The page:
Energen is the name of the corn now being grown in the US specifically for biofuel (although it is deemed fit for human consumption)

    On food subsidies:

    As feminists we all know that overpopulation and economies are all helped by increasing women’s status’ in societies. And access to birth control. Etc.

    Like Dr dr said. GMOs are tools ad shortsighted uses can create longer term problems. The solution is far more complex.

  22. Kagerato, Even Monsanto recognizes the arms race issue. Farmers are often contracted to grow non gmo crops nearby to attract the pests.

  23. The Union of Concerned Scientists put out a pretty reasonable paper GMOs:

    I think that there are some environmental concerns that can’t simply be dismissed, and the above link explains them pretty well. I’m not denying that there *are* New Agers and Luddites in the anti-GMO camp, but simply opposing expansion of GMOs or expressing concerns about them need not identify one as such.

    1. Union of COncerned Scientists is an activist organization. From what I can tell none of them are active in research in this area. Their claims are significantly distorted and well worded to downplay transgenic plant effectiveness.

      Check out the National Academies on this subject. They are the best source of real, scientific information.

  24. @Dr Dr stressed the importance of working at the community level and @knitty mentioned Somalia. I do so agree!

    Did anybody see a report last night on Southern Somalia where something like 2 billion went missing through corruption and there was a field full of new tractors rusting in the rain for years and nobody knew why?

    Corruption, incompetent bureaucracy and too many pointy-haired bosses are big problems, not only in Africa!

  25. If the root cause of hunger is political is there anything we can do about it? Should we do anything? I notice that anytime that there is a disastor we seem to just throw money at the problem.

    1. Wasn’t it Socrates himself who argued that Politics was the greatest science of all, and that everything else was subsumed by it?

      I think that scientists and skeptics should and must become engaged in politics!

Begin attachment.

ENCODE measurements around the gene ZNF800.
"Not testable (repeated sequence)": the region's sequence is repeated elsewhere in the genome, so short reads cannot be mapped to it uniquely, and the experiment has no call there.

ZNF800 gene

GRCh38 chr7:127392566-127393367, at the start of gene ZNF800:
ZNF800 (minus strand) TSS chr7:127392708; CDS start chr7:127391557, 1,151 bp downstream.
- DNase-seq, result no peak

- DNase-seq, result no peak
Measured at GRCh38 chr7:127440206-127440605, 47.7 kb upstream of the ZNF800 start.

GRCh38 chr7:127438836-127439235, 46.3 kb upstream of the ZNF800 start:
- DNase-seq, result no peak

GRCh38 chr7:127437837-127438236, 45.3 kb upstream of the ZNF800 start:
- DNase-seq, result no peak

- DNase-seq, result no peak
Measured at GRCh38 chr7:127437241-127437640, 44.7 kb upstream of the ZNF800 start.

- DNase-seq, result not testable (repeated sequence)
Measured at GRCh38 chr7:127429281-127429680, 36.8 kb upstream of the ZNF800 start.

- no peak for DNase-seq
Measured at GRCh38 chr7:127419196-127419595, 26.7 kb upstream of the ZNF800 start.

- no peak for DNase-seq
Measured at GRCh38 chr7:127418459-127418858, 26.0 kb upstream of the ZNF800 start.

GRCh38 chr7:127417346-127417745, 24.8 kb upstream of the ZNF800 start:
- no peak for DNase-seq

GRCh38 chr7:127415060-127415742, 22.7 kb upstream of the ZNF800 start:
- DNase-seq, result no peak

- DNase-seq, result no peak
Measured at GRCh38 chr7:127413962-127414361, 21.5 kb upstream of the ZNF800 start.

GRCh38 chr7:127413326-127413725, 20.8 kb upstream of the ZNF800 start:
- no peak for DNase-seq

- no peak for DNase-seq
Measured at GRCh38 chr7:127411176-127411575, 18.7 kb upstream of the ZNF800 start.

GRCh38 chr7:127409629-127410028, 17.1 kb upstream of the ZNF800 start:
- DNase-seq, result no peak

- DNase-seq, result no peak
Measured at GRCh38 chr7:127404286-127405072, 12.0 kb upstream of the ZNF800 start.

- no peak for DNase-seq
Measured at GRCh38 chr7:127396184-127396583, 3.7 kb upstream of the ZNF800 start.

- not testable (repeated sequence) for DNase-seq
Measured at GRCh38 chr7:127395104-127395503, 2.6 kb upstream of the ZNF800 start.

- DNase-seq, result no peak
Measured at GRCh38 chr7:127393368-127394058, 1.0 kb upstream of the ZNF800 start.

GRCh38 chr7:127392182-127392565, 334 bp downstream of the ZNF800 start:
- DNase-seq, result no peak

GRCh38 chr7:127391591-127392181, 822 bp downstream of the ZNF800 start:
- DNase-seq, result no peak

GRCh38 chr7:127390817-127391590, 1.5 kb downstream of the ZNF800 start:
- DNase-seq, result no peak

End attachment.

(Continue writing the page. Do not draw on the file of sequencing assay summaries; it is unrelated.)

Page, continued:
To nail the original point though, many of the problems are avoided by working at the local level, as Dr Dr says.

      Also, the tractor story illustrates why we can’t just dump a metric megafuckton of GMO seed on Africa, and say “There you go!”.

      Some forms will need careful management in order to be effective and to avoid potential eco-disaster.

  26. I’m going to throw in with dr. dr. professor and say the issue for a lot of people who oppose GMO as food crops– myself included — has less to do with the technology itself than the unintended consequences.

    One example: if you were Irish in 1840 potatoes must have seemed like a miracle crop. They are very nutritious and can grow in cool, wet climates and they are, as these things go, pretty low-maintenance. You need very little land area.

    Now, the technology was the best available at the time — the particular breed of potato used in Ireland was made with conventional crossbreeding and using a standard template (though the growers at the time didn’t know why it worked) was pure genius. It standardized a crop that needed it if it was to grow loads of food for people efficiently, which it did.

    I think we all know how that story ended.

    Does this mean that hybridizing food crops or farming is bad? Hell no! But we all recognize now the gigantic, horrific mistake that the Irish agricultural industry (and make no mistake it was one) made. Absent the potato blight, remember, things were trundling along pretty well.

    Yet even though we know genetic diversity is essential for healthy farms, we still mono-crop on a massive scale.

    The same problem exists for GMO foods. Here we have large agribusinesses that are saying “we can genetically modify X and it will solve all these problems.” Yes, it might. But there might be all sorts of unintended consequences that we might not be able to deal with.

    Take Bt. A recent study in China (DOI: 10.1038/nature11153) noted that beneficial insects do better inthe presence of Bt cotton. But at the University of Arizona they found that the pests become resistant (they think) to the Bt cotton, which may leave us all in worse shape than before. (